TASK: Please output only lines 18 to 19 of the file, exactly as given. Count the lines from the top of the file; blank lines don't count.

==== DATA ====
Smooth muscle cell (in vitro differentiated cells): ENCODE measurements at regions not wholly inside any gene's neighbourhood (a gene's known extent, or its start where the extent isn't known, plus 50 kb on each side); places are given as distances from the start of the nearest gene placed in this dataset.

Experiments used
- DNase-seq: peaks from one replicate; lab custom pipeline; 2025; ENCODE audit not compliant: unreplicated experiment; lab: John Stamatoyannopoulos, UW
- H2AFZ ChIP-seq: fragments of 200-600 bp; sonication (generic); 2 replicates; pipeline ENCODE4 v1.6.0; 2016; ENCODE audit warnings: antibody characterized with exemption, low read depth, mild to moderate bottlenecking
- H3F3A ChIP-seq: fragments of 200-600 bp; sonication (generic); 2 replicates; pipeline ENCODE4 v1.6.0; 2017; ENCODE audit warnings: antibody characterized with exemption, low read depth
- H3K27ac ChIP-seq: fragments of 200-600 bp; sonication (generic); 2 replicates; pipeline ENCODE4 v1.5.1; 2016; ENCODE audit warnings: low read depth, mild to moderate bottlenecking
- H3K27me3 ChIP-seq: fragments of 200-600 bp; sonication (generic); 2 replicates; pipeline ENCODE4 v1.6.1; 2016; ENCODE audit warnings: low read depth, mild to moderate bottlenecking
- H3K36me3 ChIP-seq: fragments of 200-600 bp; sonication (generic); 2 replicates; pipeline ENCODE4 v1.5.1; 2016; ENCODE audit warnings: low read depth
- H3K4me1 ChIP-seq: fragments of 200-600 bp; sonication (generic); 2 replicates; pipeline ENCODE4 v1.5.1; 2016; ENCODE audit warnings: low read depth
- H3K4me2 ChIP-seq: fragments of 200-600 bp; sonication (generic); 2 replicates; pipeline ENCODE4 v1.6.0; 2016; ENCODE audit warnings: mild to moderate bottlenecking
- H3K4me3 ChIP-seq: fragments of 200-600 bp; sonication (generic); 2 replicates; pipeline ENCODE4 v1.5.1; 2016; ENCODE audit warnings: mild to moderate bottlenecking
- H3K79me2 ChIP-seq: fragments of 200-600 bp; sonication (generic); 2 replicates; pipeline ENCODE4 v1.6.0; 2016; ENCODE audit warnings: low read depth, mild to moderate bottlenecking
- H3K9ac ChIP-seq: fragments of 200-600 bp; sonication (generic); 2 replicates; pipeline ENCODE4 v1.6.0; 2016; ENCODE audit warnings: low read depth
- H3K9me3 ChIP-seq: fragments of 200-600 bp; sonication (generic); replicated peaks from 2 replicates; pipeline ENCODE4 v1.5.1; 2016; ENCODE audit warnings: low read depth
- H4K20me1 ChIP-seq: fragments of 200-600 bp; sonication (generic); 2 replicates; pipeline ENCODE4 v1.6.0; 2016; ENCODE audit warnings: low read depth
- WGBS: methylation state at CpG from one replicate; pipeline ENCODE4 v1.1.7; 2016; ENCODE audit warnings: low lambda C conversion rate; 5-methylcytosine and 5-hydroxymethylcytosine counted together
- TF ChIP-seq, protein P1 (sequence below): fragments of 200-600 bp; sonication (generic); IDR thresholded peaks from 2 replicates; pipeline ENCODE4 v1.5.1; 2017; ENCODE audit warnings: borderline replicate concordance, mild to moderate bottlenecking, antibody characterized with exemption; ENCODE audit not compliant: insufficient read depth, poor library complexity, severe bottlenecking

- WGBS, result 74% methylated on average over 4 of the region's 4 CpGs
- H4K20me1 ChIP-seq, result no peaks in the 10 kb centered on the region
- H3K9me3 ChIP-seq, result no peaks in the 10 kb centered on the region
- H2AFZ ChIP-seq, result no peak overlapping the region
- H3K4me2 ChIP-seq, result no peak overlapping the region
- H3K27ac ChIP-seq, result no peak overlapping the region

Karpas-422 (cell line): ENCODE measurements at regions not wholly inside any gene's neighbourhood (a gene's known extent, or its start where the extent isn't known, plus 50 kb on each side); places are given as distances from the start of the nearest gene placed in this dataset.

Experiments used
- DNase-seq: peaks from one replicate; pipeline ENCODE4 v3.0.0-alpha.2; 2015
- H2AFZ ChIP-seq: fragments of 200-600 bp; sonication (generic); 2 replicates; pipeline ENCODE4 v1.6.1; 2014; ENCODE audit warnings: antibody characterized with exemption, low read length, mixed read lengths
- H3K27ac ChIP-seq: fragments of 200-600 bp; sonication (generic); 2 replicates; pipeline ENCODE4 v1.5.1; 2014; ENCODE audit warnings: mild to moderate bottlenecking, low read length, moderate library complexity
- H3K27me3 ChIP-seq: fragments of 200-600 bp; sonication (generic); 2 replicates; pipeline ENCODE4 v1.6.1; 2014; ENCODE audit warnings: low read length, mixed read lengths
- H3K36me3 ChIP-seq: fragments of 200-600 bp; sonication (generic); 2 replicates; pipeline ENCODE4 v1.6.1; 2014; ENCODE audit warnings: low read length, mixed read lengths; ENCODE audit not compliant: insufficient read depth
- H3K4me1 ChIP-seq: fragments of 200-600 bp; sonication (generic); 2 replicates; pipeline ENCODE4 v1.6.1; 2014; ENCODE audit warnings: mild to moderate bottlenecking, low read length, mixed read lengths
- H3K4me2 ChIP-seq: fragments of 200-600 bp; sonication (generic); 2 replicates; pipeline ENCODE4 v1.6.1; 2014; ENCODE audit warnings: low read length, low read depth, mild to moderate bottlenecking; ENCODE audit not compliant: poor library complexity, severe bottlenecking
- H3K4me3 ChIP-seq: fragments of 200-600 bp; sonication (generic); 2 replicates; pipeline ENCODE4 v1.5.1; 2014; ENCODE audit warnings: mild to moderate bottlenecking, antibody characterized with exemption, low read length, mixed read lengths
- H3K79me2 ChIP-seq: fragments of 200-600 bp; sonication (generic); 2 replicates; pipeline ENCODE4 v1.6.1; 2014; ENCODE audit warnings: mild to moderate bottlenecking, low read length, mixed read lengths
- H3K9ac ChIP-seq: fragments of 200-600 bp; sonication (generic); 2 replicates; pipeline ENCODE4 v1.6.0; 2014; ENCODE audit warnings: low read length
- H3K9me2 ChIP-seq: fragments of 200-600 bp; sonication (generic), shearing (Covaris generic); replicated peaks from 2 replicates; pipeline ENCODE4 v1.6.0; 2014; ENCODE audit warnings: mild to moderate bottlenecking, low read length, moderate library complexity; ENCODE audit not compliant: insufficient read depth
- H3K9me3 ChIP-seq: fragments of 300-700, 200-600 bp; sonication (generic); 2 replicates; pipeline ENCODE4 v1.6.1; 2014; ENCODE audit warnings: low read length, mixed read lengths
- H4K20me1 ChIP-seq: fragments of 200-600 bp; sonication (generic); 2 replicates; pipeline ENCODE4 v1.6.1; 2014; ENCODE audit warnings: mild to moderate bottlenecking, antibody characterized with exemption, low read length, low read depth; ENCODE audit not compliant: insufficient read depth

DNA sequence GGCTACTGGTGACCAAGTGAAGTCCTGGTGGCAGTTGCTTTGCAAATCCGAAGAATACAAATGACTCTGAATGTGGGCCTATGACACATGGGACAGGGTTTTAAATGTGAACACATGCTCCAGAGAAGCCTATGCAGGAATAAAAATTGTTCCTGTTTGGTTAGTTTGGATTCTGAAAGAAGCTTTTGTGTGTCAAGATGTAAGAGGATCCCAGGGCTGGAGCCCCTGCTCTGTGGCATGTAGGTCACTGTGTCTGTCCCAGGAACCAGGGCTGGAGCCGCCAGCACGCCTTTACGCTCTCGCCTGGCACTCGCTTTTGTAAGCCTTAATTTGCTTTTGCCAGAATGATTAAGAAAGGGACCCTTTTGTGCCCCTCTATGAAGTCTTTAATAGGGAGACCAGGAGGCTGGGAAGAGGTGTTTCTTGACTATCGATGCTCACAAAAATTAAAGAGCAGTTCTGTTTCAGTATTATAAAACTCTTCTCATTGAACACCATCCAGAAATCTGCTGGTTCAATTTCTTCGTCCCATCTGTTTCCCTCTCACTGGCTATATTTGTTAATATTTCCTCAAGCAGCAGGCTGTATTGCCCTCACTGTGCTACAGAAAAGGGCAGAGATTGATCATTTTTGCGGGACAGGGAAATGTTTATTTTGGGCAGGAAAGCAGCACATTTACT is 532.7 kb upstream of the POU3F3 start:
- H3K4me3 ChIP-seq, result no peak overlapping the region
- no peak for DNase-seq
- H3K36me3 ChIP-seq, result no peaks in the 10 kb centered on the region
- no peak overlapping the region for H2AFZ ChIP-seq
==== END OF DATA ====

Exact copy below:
- WGBS, result 74% methylated on average over 4 of the region's 4 CpGs
- H4K20me1 ChIP-seq, result no peaks in the 10 kb centered on the region